suffices to remove its difficulties, and that in a way quite in accordance with the connection. Now it is clear, that לקדושׁים, as has been supposed by some, is the dative governed by אמרתּי, the influence of which is thus carried forward; it is clear what is meant by the addition אשׁר בארץ, which distinguishes the object of his affection here below from the One above, who is incomparably the highest; it is clear, as to what המּה defines, whereas otherwise this purely descriptive relative clause אשׁר בּארץ המּה (which von Ortenberg transposes into אשׁר ארצה בהמּה) appears to be useless and surprises one both on account of its redundancy (since המה is superfluous, cf. e.g., Sa2 7:9; Sa2 2:18) and on account of its arrangement of the words (an arrangement, which is usual in connection with a negative construction, Deu 20:15; Ch2 8:7, cf. Gen 9:3; Eze 12:10); it is clear, in what sense אדירי alternates with קדושׁים, since it is not those who are accounted by the world as אדיריס on account of their worldly power and possessions (Psa 136:18, Ch2 23:20), but the holy, prized by him as being also glorious, partakers of higher glory and worthy of higher honour; and moreover, this corrected arrangement of the verse harmonises with the Michtam character of the Psalm. The thought thus obtained, is the thought one expected (love to God and love to His saints), and the one which one is also obliged to wring from the text as we have it, either by translating with De Welte, Maurer, Dietrich and others: "the saints who are in the land, they are the excellent in whom I have all my delight," - a Waw apodoseos, with which one could only be satisfied if it were והמּה (cf. Sa2 15:34) - or: "the saints who are in the land and the glorious-all my delight is in them." By both these interpretations, ל would be the exponent of the nom. absol. which is elsewhere detached and placed at the beginning of a sentence, and this l of reference (Ew. 310, a) is really common to every style (Num 18:8; Isa 32:1; Ecc 9:4); whereas the ל understood of the fellowship in which he stands when thus making confession to Jahve: associating myself with the saints (Hengst.), with (von Lengerke), among the saints (Hupf., Thenius), would be a preposition most liable to be misapprehended, and makes Psa 16:3 a cumbersome appendage of Psa 16:2. But if l be taken as the Lamed of reference then the elliptical construct ואדּירי, to which הארץ ought to be supplied, remains a stumbling-block not to be easily set aside. For such an isolation of the connecting form from its genitive cannot be shown to be syntactically possible in Hebrew (vid., on Kg2 9:17, Thenius, and Keil); nor are we compelled to suppose in this instance what cannot be proved elsewhere, since כל־חפצי־בם is, without any harshness, subordinate to ואדירי as a genitival notion (Ges. 116, 3). And still in connection with the reading ואדירי, both the formation of the sentence which, beginning with ל, leads one to expect an apodosis, and the relation of Psa 16:3 to Psa 16:2, according to which the central point of the declaration must lie just within כל־חפצי־בם, are opposed to this rendering of the words ואדירי כל־חפצי־כם.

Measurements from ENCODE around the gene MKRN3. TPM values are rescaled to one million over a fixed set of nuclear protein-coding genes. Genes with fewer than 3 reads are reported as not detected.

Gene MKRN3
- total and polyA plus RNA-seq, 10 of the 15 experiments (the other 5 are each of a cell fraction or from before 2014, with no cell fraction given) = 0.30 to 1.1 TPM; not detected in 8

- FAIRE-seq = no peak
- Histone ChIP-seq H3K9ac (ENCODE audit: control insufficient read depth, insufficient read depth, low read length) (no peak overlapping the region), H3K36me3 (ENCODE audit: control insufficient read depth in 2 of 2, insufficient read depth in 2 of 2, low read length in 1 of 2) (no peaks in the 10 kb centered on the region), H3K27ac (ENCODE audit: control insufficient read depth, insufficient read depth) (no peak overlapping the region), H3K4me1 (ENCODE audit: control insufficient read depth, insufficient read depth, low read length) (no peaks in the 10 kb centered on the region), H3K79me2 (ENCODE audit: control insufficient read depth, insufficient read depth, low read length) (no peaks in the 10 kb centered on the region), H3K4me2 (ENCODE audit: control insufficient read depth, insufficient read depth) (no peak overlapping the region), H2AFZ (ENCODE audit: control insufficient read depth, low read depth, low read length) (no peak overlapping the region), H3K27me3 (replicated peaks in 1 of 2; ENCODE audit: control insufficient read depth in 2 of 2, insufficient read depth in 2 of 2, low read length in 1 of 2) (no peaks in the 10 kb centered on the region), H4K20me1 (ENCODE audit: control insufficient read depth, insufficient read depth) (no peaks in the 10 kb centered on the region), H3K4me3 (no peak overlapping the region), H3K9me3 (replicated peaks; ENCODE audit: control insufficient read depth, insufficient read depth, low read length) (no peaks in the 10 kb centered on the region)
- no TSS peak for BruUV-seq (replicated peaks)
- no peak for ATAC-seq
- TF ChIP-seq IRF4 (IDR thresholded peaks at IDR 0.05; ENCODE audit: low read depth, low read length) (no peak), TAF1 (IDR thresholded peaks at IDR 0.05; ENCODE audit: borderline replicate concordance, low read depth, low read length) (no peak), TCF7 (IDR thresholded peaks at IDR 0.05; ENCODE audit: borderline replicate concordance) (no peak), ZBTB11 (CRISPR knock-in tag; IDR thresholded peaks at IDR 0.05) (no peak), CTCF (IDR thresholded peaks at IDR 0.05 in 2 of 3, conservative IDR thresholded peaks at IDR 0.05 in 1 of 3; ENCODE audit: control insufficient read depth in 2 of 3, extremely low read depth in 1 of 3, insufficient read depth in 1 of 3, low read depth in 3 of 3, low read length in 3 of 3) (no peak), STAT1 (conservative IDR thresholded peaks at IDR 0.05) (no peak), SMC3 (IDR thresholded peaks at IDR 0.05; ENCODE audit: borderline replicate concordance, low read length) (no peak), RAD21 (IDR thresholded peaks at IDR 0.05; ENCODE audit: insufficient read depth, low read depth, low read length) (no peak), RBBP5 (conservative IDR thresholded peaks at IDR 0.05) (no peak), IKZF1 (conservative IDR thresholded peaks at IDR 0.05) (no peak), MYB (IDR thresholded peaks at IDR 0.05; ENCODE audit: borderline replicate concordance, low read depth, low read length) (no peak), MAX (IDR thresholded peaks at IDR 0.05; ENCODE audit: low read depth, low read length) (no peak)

Thus, therefore, we come back to the above easy improvement of the text. קושׁים are those in whom the will of Jahve concerning Israel, that it should be a holy nation (Exo 19:6; Deu 7:6), has been fulfilled, viz., the living members of the ecclesia sanctorum in this world (for there is also one in the other world, Psa 89:6). Glory, δόξα, is the outward manifestation of holiness. It is ordained of God for the sanctified (cf. Rom 8:30), whose moral nobility is now for the present veiled under the menial form of the עני; and in the eyes of David they already possess it. His spiritual vision pierces through the outward form of the servant. His verdict is like the verdict of God, who is his all in all. The saints, and they only, are the excellent to him. His whole delight is centred in them, all his respect and affection is given to them. The congregation of the saints is his Chephzibah, Isa 62:4 (cf. Kg2 21:1).